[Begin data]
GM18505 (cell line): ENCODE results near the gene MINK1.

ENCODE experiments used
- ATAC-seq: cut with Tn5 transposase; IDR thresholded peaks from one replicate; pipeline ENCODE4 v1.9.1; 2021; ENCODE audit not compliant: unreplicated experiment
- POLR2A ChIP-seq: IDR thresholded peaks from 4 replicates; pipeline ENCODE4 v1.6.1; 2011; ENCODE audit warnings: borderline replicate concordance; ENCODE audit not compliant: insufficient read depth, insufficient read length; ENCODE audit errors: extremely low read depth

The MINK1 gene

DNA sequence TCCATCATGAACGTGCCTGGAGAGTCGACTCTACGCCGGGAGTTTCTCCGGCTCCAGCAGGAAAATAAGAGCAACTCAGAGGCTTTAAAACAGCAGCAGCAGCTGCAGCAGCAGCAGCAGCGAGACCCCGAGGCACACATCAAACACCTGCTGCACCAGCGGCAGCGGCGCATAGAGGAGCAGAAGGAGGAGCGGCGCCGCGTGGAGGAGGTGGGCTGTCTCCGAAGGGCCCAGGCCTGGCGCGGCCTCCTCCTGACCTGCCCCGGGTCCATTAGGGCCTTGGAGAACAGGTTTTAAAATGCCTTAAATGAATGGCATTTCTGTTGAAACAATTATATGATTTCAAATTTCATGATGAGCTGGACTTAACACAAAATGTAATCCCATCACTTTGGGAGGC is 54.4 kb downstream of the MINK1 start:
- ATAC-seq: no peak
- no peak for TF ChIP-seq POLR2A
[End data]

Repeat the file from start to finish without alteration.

GM18505 (cell line): ENCODE results near the gene MINK1.

ENCODE experiments used
- ATAC-seq: cut with Tn5 transposase; IDR thresholded peaks from one replicate; pipeline ENCODE4 v1.9.1; 2021; ENCODE audit not compliant: unreplicated experiment
- POLR2A ChIP-seq: IDR thresholded peaks from 4 replicates; pipeline ENCODE4 v1.6.1; 2011; ENCODE audit warnings: borderline replicate concordance; ENCODE audit not compliant: insufficient read depth, insufficient read length; ENCODE audit errors: extremely low read depth

The MINK1 gene

DNA sequence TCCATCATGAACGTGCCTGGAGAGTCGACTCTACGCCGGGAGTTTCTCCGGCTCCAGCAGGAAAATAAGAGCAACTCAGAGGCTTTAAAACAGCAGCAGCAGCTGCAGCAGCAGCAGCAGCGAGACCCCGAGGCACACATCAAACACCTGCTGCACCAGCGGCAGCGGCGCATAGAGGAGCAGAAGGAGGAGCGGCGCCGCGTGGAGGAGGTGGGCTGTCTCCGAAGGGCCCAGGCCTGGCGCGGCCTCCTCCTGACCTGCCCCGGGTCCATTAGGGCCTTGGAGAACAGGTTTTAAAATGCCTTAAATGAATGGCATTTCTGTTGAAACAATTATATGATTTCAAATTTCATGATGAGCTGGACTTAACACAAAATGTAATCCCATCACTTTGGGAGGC is 54.4 kb downstream of the MINK1 start:
- ATAC-seq: no peak
- no peak for TF ChIP-seq POLR2A